Exploring societal challenges through library data

18 November 2022

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Authors:

India Kerle, 

India Kerle

Data Scientist, Data Analytics Practice at Nesta

​Dr Cath Sleeman

​Dr Cath Sleeman

Quantitative Research Fellow, Creative Economy & Data Analytics at Nesta

Dr Cath Sleeman is the Quantitative Research Fello...

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From film credits to library catalogues, the creative industries are constantly, passively generating rich textual data. Could this data be used to shed new light on societal challenges? At Nesta, we’re focused on three societal challenges: A Sustainable Future, A Healthy Life and A Fairer Start. Our Sustainable Future mission aims to accelerate the decarbonisation of household activities in the UK. In this article, we explore how library catalogue data can enrich our understanding of this mission and its evolution overtime. While we must be mindful of methodological limitations, we find that there has been both a broadening and deepening of library material related to sources of renewable energy. This supports the idea that methodologies that take advantage of untapped data emerging from creative sectors could not only help us better understand the world we live in but also reveal trends we may not otherwise see.

This study looks at decades of library data and reveals that there has been a dramatic increase in academic records on renewable technologies such as solar and heat pumps, especially in the last ten years. Topics related to renewable energy have been in the literature for a surprisingly long period of time, as early as the mid 19th century. While some subject areas have grown and shrunk, others have persisted, including scientific methodologies, energy policy, science and engineering and U.S. energy policy. Meanwhile, more recent networks reveal increased specialisation both beyond and across earlier topic areas. They also show the growing interaction between different forms of renewable energy. More broadly, this article serves to demonstrate that datasets from the creative industries can serve to both confirm macrotrends and highlight unexpected or hidden topics.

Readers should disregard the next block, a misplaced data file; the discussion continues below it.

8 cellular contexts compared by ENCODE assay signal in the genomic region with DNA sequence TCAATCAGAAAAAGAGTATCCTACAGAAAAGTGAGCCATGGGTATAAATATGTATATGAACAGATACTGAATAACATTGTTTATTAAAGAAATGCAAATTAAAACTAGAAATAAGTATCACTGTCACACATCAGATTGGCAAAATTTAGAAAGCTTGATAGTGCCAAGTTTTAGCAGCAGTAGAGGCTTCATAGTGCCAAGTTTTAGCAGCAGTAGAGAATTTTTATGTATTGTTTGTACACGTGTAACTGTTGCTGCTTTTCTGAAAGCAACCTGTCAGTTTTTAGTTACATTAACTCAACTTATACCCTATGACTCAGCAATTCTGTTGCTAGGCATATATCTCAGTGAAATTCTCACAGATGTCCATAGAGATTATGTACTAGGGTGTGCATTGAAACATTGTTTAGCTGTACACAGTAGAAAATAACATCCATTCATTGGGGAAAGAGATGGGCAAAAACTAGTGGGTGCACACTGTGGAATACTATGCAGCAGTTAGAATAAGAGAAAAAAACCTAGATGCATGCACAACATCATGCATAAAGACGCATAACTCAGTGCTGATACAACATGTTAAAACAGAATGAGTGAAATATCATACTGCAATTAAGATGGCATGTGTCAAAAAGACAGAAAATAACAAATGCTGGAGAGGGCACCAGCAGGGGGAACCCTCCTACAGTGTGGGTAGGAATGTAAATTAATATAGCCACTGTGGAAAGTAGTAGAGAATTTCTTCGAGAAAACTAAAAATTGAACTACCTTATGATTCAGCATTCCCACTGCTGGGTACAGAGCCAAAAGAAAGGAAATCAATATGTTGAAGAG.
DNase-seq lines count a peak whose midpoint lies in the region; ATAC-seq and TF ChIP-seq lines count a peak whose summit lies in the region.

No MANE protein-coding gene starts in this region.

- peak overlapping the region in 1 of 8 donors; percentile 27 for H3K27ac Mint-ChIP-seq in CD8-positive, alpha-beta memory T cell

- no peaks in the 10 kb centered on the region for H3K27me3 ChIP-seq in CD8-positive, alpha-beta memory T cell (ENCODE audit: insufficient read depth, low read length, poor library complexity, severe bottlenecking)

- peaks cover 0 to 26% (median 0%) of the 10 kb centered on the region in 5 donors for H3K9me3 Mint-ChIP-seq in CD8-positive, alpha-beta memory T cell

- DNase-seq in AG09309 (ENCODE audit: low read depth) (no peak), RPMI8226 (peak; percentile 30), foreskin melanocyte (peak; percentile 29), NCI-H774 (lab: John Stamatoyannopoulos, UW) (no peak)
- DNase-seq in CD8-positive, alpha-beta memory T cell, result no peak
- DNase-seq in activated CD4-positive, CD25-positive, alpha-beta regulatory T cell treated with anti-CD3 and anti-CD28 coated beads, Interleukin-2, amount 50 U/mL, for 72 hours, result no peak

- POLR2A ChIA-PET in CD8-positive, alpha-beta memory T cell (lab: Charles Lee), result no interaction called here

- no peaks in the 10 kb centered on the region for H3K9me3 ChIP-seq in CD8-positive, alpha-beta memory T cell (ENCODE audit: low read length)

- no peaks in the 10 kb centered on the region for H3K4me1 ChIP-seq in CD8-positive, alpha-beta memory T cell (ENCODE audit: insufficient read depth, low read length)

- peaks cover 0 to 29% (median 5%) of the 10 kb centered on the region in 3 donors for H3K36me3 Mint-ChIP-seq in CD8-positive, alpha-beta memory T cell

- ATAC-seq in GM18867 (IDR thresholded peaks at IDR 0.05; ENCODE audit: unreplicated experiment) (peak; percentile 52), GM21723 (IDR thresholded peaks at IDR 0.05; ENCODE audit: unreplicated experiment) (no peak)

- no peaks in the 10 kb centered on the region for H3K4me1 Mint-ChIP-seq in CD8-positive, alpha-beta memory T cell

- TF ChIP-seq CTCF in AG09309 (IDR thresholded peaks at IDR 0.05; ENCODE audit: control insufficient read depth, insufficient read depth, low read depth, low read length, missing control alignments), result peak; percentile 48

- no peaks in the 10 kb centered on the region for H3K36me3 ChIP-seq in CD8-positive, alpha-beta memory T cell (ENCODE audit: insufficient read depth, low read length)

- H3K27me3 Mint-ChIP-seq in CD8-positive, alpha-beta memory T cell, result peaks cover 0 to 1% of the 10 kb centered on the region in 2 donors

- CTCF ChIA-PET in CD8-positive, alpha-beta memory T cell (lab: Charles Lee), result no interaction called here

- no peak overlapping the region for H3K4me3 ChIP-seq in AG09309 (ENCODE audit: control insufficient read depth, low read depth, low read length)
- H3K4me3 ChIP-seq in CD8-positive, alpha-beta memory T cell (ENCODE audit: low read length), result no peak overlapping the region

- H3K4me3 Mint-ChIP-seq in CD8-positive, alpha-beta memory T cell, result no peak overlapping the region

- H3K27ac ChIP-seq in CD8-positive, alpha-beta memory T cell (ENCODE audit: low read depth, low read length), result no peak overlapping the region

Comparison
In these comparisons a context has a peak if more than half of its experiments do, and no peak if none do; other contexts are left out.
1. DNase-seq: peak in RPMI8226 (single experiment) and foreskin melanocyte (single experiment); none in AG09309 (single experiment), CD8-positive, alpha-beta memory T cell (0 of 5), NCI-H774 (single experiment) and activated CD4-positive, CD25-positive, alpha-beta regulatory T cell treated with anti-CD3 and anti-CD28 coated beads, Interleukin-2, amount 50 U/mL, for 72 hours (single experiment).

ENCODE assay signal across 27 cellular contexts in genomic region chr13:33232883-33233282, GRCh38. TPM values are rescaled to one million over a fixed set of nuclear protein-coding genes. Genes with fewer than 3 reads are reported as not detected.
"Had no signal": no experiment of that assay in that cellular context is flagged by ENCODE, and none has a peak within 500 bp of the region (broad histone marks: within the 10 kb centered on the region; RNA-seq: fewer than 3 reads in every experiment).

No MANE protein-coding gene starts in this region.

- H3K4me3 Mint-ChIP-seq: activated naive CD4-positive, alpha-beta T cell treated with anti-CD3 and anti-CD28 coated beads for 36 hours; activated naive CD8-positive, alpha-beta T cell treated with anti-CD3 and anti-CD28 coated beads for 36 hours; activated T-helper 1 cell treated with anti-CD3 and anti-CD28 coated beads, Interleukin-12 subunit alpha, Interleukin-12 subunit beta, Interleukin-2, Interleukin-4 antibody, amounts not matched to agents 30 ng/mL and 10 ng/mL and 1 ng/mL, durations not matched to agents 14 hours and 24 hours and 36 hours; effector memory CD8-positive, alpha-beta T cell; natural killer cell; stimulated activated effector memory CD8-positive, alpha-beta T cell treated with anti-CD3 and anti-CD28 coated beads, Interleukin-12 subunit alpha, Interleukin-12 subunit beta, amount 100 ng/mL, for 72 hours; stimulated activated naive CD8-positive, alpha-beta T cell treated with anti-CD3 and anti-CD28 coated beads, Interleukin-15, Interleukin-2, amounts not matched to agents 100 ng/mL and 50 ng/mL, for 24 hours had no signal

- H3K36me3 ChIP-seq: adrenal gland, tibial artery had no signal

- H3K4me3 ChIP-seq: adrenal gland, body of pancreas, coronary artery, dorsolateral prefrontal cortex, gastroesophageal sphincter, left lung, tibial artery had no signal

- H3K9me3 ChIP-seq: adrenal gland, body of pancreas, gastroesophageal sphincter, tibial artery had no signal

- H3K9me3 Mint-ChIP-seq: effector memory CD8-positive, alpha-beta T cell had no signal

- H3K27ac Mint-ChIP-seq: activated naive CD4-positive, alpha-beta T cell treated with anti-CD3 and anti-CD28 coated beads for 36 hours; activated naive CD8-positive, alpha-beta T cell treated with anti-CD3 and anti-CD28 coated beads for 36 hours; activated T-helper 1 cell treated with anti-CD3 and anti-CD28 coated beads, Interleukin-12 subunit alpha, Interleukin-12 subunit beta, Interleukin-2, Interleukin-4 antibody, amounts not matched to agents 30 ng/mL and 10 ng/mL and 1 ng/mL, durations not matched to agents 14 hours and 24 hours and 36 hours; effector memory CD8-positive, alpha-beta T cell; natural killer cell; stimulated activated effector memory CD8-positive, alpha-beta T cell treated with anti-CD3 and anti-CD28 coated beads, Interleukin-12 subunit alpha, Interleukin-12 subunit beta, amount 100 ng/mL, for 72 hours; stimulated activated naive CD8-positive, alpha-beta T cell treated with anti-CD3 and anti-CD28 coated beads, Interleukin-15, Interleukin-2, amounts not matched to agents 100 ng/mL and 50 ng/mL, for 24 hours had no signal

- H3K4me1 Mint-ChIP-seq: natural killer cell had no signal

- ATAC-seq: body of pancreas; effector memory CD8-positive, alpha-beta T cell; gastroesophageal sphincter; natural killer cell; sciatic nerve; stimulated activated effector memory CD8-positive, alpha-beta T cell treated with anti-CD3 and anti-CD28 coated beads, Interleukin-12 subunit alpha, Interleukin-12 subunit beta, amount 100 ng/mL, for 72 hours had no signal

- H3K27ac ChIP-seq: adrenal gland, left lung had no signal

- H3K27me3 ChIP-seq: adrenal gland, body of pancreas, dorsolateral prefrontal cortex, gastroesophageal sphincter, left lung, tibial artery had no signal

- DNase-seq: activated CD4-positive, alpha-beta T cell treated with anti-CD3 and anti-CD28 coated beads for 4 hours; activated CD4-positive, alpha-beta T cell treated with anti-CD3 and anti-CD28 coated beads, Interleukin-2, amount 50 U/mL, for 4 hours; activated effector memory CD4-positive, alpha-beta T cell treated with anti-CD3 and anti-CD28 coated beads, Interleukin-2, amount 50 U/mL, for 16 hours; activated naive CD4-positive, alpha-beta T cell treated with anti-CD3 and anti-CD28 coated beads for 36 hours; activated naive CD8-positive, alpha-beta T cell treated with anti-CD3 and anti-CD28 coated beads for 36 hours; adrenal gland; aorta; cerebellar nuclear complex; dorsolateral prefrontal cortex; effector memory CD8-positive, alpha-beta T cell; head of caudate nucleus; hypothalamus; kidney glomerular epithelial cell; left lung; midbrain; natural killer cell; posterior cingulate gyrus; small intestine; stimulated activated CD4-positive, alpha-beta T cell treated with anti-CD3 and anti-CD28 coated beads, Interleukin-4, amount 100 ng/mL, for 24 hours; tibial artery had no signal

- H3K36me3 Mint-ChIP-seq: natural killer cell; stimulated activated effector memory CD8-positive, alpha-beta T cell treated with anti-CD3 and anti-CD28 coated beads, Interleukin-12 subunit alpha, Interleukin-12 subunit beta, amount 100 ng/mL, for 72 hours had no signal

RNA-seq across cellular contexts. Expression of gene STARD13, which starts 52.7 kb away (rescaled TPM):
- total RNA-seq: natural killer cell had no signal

There are a number of interesting directions in which to take this form of analysis. First, as the Library Discovery hub API is open, it could be used to construct a real-time monitoring system for any given topic. This system could include tracking growth in the number of publications across keywords as well as the evolution of subject areas over time. Second, given the records also return author names, prominent scholars in keywords or topic areas could be identified. Finally, a similar analysis could be conducted across a variety of topic areas.

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